Grid engineRecursive Nyquist
Correlation engineFFT correlator
Peak engineGaussian peak
Vector conditioningRecursive with
 Neighborhood size  2
 Kernel radius     2
 Gaussian sigma    0.8
The time interval, Δt, separating PIV image pairs was carefully chosen based on criteria established for conservatism in observing local longitudinal and transverse flow components. Each criterion was evaluated to determine a maximum allowable Δt, and the smallest value governed to ensure recovery of all local flow structures. Longitudinally, particles must not be allowed to travel through the thickness of the light sheet (estimated to be 3 mm at the measurement location) between image pairs, so this criterion was evaluated as
Δt15(0.003mUo)
(6)

A constraint for transverse flow components was based on motion of the test article's cross section of interest. For this, the sectional transverse velocity (calculated as in Eq. (3) but using x instead of L in the yaw expression) was used. Finally, the value of Δt was adjusted for directional dependency on the test article's motion, i.e., a slightly smaller value of Δt was used when observing the cross-section's wake caused by transverse oscillation.

According to standard procedure for PIV measurements of steady and periodic flows, the velocity data presented here is ensemble-averaged using overlapping vector fields at corresponding moments during the flow cycle and at corresponding locations in space. Velocity vectors are plotted in this manner and notated as v̂=(û,v̂,ŵ)T, but contours are plotted using the scalar magnitude as
|v̂|=û2+v̂2+ŵ2
(7)
Prior to inclusion in the ensemble for averaging, velocities are normalized on the amplitude of the cylinder's trailing edge velocity, which includes motion in the forward and transverse directions, according to v/|v| where
|v|=Uo2+V2
(8)

for consistency and better comparison of relative magnitude between inflow speeds and oscillation amplitudes. Here, Uo is the inflow speed and V is the amplitude of the transverse velocity defined in Eq. (3). Note that the normalization simplifies to |v|=Uo for the nonoscillating cylinder.

A sample PIV image for the cylinder experiments is given in Fig. 4. The image sample was taken during an experiment for axisymmetric flow at x=L/2 and Uo=0.5m/s. The cylinder's cross section always appears in the raw images as an ellipse with constant major and minor axis dimensions due to the oblique viewpoint of each camera.

Fig. 4
Cropped sample PIV image from left camera. The view is not in-plane with any of the principal coordinate planes; however, as the left camera is situated ahead of the test cylinder and at the same depth, the view is looking backward, partially aligned with +x and partially with +y.
Fig. 4
Cropped sample PIV image from left camera. The view is not in-plane with any of the principal coordinate planes; however, as the left camera is situated ahead of the test cylinder and at the same depth, the view is looking backward, partially aligned with +x and partially with +y.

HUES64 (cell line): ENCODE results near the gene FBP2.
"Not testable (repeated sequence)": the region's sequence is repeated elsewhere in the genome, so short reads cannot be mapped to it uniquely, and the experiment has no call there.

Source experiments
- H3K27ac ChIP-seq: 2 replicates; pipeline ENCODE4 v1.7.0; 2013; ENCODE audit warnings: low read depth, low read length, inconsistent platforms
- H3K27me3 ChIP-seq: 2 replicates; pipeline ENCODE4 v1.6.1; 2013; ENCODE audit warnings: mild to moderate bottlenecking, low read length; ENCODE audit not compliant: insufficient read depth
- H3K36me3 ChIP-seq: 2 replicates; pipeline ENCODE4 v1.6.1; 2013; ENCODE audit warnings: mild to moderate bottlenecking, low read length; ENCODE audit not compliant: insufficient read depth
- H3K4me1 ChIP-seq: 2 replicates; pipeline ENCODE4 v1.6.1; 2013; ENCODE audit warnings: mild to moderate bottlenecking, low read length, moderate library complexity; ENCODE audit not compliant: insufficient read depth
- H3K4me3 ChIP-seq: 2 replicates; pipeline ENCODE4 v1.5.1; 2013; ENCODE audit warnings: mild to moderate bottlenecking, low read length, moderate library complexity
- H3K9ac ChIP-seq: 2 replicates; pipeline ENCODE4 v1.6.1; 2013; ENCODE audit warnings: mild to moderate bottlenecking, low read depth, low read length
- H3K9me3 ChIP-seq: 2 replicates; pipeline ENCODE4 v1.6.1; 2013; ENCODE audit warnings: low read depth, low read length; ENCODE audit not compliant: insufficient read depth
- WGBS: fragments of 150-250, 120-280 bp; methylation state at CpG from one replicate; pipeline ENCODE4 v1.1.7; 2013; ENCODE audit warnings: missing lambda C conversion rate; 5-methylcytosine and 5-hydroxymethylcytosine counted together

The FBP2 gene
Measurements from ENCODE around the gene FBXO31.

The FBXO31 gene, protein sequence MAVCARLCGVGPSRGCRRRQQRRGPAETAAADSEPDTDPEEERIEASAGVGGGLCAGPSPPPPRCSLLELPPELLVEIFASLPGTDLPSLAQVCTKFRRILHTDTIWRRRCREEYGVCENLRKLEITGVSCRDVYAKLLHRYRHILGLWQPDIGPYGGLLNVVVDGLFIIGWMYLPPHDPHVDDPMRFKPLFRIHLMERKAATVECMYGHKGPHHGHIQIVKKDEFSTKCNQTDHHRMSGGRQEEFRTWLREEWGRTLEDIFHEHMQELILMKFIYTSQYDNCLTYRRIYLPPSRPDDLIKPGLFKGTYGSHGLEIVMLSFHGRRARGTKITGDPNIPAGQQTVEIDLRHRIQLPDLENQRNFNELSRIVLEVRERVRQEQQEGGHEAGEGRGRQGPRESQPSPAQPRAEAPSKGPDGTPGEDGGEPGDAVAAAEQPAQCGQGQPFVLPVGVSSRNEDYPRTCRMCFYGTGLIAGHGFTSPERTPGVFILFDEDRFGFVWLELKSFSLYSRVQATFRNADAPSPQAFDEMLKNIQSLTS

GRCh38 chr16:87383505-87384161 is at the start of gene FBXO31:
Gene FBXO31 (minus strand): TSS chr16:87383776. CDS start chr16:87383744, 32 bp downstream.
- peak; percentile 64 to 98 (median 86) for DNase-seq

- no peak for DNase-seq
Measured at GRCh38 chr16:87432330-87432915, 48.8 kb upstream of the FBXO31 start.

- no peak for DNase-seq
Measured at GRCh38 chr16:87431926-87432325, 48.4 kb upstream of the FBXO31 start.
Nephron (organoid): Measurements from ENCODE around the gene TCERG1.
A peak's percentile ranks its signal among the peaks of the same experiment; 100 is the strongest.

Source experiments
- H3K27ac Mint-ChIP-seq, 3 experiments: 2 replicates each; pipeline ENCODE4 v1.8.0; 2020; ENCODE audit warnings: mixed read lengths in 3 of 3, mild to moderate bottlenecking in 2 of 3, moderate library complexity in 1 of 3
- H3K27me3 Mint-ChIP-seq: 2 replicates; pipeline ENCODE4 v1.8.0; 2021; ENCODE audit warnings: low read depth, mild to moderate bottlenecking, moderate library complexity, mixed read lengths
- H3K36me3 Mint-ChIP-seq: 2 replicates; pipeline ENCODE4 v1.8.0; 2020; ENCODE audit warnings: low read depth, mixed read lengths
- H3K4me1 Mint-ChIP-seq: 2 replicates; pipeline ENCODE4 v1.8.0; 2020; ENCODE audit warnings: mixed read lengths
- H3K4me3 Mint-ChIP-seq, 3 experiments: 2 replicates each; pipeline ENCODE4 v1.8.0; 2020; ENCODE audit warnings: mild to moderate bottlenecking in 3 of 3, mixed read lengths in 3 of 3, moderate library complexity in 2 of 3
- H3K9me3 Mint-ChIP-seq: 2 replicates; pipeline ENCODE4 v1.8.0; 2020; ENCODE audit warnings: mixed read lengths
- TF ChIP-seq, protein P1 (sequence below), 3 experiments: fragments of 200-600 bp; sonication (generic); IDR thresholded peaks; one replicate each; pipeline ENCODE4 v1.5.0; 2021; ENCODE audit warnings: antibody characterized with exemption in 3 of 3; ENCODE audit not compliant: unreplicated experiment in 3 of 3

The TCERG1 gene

Close modal

2.2 Experimental Error and Uncertainty.

Likely the greatest source of error—though it is regrettably difficult to quantify—inherent with the present experimental measurements arises from misalignment of the calibration target within the laser light sheet. Peterson et al. [13] indicate that well-designed stereo PIV experiments should not exceed 10% measurement error. The best and most specific error estimation may be obtained by comparing velocity measurements made without the test article in place with the known/actual undisturbed flow speed. Preemptive experiments made without the cylinder revealed disparities of 0.0040 to 0.0095 m/s for a carriage speed of 0.25 m/s. This yields 1.6 to 3.8% difference. Similar measurements for a carriage speed of 0.5 m/s resulted in disparities of 0.0091 to 0.0198 m/s, which yield 1.8 to 4% difference. In both cases, PIV measurements over-predicted the carriage speed. These estimates account for uncertainty in the out-of-plane displacement measurements which are known to produce confidence concerns in the desired velocity data.

Two types of global error are estimated during processing in Insight 4G: pixel-displacement errors and residual stereo disparity errors. The two-dimensional pixel-displacement errors are evaluated for each camera from cross-correlation using the peak ratio uncertainty method [14]. Residual stereo disparity error basically evaluates discrepancies between cameras via stereo calibration information. Average upper bounds were estimated using these approaches to be within approximately ±0.04m/s for worst-case scenarios, which represent a maximum of 8% difference from axial flow speeds.

Interrogation window sizes were necessarily increased to accommodate diminished seeding density; however, reduced spatial resolution smooths high velocity gradients. Peak magnitudes are generally retained except for issues with temporal averaging over Δt. But alas, it is the velocity gradients that are crucial in determining wall shear stress for friction coefficient estimations, and thus these nonquantifiable errors may propagate under-predictions into the resulting calculations.

2.3 Numerical Simulations.

Numerical simulations were performed for analogous flow conditions for a submerged, finite cylinder with dimensions similar to those of the experimental test article. Commercial CFD software, specifically ansysfluent, was employed to carry out the solution procedure. The equations for conservation of mass and momentum for 3D, unsteady, laminar, incompressible flow are
·v=0
(9)
vt+·(vv)=1ρp+ν2v
(10)